One of the basic ways of using validations is via Models. Models are the classes that are inherited from the pydantic.BaseModel class and define the fields as annotated attributes.

When we pass the data that could contain some mismatched data types, after parsing and validation, Pydantic guarantees that the instances of the resultant model conform to the datatypes mentioned in the model. And if it is not possible then it will throw a validation error.

Model Usage:

from pydantic import BaseModel

class User(BaseModel):
id: int
name: str = 'Jane Doe'

user = User(id='123')

assert == 123
assert isinstance(, int)
# Note that '123' was coerced to an int and its value is 123

user2 = User(id="onetwothree")
# Pydantic will throw a validation error because "onetwothree" cannot be
# converted to an int

In the above example, we have created a class User with two attributes id and name. We have also specified their datatypes. Now, when we give the string value “123” to the id field after creating an object, pydantic automatically converts “123” into 123 and then assigns it to the id. And, if such conversion is not possible (just like when we created user2 object) then it will throw a validation error.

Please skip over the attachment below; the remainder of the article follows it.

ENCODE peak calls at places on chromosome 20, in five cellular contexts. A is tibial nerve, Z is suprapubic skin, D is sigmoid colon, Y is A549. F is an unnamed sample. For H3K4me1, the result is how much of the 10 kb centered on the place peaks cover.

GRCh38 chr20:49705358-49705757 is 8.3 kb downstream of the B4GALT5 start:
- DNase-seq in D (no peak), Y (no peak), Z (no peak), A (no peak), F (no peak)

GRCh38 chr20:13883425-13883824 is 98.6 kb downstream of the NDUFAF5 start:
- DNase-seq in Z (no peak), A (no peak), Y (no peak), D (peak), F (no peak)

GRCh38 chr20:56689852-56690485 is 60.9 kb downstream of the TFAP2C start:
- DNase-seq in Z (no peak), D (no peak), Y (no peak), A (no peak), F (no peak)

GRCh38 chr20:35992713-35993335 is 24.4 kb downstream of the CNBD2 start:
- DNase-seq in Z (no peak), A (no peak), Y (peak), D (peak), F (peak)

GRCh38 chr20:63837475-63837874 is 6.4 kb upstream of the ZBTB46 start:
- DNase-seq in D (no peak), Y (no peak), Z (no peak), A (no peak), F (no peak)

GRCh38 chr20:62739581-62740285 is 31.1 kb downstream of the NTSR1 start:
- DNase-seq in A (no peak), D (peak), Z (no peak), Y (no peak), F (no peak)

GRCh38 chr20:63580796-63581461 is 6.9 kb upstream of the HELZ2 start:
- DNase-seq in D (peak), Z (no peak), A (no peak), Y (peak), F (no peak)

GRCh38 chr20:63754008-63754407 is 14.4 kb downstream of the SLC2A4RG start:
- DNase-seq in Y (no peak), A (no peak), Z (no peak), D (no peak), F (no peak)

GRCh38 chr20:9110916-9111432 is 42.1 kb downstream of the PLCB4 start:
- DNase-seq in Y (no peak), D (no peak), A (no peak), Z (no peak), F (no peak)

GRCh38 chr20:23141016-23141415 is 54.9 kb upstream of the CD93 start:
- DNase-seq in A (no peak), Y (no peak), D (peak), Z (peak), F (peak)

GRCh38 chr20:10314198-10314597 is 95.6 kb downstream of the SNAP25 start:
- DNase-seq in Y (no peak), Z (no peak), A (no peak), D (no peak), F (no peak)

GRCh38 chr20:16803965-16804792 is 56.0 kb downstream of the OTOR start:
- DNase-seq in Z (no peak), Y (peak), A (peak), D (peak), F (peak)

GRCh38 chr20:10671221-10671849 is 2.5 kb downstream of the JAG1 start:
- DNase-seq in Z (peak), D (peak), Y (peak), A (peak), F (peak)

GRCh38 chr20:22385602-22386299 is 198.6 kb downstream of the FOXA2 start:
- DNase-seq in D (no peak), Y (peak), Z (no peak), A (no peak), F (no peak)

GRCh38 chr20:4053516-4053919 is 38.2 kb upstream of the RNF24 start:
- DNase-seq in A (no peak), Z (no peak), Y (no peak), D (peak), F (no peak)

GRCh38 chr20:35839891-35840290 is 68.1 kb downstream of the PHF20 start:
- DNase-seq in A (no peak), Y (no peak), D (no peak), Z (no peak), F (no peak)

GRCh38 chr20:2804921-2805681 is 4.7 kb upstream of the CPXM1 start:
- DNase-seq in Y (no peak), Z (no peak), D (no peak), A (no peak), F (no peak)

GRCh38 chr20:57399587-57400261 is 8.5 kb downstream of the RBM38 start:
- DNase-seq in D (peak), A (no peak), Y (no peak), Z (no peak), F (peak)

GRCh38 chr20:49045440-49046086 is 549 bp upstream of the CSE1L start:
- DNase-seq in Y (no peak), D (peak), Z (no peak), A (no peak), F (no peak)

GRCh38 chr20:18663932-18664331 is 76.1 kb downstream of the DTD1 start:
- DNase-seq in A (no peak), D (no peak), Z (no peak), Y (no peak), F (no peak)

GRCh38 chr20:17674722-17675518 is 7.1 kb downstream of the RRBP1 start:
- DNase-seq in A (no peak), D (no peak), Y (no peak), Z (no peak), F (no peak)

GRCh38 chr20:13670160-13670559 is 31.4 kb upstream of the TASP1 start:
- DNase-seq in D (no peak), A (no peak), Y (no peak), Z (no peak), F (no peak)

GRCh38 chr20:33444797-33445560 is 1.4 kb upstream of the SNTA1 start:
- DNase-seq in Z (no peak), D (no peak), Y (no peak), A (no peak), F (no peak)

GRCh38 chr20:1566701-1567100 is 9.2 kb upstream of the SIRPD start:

Notice that the name string has a default value ‘Jane Doe’.


The Field function is used to customize the validation of fields of the model.

  1. Setting the default value to the field

we use the default keyword inside the Field function to give a default value to the field.

from pydantic import BaseModel, Field

class User(BaseModel):
name: str = Field(default='John Doe')

user = User()
#> name='John Doe'

2. Adding numerical constraints to the fields

we use the following keywords inside the Field function to add numerical constraints to the field

  • gt – greater than
  • lt – less than
  • ge – greater than or equal to
  • le – less than or equal to
  • multiple_of – a multiple of the given number
  • allow_inf_nan – allow 'inf', '-inf', 'nan' values
from pydantic import BaseModel, Field

class Foo(BaseModel):
positive: int = Field(gt=0)
non_negative: int = Field(ge=0)
negative: int = Field(lt=0)
non_positive: int = Field(le=0)
even: int = Field(multiple_of=2)
love_for_pydantic: float = Field(allow_inf_nan=True)

foo = Foo(
positive=1 non_negative=0 negative=-1 non_positive=0 even=2 love_for_pydantic=inf

3. String constraints

We use the following keywords to constrain the strings:

  • min_length: Minimum length of the string.
  • max_length: Maximum length of the string.
  • pattern: A regular expression that the string must match.
from pydantic import BaseModel, Field

class Foo(BaseModel):
short: str = Field(min_length=3)
long: str = Field(max_length=10)
regex: str = Field(pattern=r'^\d*$')

foo = Foo(short='foo', long='foobarbaz', regex='123')
#> short='foo' long='foobarbaz' regex='123'

Required, Optional, and Nullable Fields

We can set constraints on fields to indicate if they are required, optional, or cannot be None.